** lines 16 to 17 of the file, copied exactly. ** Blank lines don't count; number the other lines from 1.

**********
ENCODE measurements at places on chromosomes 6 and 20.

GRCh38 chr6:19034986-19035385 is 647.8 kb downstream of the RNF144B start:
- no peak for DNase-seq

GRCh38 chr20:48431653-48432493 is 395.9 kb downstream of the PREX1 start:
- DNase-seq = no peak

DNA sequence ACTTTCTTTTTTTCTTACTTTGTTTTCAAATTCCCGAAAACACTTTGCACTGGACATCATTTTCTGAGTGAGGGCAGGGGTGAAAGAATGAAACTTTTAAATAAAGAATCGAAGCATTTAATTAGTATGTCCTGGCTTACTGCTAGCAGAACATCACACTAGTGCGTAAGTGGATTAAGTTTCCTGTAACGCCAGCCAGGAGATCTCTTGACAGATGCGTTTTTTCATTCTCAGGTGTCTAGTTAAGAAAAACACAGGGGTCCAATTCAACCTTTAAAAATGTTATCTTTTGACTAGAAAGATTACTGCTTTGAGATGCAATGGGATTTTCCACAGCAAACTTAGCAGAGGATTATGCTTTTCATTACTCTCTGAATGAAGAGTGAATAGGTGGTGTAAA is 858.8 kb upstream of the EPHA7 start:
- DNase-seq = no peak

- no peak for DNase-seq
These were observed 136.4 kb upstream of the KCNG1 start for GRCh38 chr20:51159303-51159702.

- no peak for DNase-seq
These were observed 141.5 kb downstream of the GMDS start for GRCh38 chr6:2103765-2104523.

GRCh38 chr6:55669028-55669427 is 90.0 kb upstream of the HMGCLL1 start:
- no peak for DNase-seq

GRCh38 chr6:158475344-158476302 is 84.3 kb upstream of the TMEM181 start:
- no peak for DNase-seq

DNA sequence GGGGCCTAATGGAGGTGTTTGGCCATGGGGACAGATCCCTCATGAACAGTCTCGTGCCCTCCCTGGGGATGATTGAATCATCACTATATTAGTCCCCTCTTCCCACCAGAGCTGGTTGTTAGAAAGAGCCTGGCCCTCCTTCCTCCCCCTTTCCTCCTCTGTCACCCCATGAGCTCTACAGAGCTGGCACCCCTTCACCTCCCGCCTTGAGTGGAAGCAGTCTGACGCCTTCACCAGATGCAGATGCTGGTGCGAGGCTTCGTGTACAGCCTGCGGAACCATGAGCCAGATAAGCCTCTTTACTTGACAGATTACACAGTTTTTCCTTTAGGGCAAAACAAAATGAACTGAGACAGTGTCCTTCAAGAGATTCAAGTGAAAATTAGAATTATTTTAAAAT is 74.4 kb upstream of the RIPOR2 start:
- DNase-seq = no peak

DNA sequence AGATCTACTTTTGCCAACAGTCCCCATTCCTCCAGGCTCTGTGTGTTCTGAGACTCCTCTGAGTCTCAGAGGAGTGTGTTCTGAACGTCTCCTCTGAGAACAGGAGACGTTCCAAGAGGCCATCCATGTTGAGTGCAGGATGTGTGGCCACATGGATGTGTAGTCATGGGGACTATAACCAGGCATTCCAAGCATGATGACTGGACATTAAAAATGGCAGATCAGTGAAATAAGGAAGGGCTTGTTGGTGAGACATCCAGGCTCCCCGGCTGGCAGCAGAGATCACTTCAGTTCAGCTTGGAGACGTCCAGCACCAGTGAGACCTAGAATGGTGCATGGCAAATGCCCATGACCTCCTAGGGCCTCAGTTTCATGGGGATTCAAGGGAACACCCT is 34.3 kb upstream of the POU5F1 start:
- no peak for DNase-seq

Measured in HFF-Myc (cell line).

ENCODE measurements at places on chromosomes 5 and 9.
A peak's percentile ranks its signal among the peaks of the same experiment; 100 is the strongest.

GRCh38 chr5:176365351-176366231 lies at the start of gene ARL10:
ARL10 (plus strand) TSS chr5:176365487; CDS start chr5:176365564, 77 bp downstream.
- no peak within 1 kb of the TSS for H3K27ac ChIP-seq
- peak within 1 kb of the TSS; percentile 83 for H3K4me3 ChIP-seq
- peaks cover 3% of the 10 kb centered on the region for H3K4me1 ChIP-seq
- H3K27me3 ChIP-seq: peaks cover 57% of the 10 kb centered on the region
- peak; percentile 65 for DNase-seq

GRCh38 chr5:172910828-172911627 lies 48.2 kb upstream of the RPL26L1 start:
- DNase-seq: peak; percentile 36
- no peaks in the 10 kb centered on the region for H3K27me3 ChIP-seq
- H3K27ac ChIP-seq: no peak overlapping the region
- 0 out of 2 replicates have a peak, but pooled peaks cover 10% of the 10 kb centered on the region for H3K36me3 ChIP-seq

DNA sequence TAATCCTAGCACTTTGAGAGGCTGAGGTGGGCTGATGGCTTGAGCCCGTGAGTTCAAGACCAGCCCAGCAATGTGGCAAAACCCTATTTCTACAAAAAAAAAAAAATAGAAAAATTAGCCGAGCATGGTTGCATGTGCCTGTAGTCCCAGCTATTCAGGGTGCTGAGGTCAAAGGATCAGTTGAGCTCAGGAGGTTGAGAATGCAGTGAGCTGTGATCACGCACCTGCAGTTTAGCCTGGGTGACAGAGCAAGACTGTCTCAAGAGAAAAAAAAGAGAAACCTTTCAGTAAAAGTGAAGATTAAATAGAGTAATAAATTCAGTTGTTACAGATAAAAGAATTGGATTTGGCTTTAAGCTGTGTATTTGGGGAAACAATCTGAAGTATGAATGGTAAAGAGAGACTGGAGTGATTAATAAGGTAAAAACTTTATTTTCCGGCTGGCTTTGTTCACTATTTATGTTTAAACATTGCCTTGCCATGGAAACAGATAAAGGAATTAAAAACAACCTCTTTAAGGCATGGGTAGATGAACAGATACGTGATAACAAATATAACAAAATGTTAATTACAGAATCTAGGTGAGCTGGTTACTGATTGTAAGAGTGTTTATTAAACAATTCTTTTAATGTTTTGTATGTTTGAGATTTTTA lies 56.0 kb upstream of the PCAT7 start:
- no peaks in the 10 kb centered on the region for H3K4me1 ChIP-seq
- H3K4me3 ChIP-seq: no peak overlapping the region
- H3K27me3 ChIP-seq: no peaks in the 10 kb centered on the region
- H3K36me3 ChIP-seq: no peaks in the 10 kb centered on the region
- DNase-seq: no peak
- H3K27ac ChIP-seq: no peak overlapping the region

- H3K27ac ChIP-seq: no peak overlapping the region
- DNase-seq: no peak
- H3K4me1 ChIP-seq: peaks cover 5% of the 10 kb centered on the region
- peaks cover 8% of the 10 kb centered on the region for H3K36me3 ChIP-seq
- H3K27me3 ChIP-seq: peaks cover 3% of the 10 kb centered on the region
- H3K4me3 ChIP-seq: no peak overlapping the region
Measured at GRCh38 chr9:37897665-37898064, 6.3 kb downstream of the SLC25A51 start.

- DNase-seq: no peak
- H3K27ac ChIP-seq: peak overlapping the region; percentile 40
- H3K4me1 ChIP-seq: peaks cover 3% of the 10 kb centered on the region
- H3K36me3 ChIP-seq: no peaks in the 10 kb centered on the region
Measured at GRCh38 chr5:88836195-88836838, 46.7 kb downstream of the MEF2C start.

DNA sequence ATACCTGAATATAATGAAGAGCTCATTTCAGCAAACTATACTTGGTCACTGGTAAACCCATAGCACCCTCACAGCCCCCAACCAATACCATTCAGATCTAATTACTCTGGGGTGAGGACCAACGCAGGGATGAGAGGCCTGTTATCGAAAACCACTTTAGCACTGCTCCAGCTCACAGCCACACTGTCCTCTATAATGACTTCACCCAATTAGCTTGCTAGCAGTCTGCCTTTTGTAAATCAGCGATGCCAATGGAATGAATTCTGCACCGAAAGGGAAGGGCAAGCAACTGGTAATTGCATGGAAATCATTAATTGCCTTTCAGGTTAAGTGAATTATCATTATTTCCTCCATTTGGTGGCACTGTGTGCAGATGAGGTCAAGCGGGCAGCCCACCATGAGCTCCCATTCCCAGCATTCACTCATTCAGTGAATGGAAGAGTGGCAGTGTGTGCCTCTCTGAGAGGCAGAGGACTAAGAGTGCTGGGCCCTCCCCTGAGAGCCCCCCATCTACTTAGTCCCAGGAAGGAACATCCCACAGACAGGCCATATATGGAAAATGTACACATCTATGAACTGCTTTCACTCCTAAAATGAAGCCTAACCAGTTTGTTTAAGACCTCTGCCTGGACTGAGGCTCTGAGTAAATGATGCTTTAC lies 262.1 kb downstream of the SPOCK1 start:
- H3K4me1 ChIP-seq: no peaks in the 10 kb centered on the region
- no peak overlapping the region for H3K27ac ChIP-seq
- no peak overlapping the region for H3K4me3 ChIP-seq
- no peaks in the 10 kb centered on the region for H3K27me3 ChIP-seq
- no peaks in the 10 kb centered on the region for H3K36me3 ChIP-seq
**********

DNA sequence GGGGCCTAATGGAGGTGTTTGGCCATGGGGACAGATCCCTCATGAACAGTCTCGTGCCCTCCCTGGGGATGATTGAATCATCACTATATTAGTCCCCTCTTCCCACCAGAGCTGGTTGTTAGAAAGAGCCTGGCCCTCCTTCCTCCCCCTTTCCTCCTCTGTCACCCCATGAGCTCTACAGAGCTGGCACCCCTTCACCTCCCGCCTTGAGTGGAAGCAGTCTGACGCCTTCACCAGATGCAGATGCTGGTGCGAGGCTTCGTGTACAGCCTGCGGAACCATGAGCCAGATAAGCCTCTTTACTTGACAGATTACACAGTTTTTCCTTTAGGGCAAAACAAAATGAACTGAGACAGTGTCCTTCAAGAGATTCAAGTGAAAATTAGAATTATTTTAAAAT is 74.4 kb upstream of the RIPOR2 start:
- DNase-seq = no peak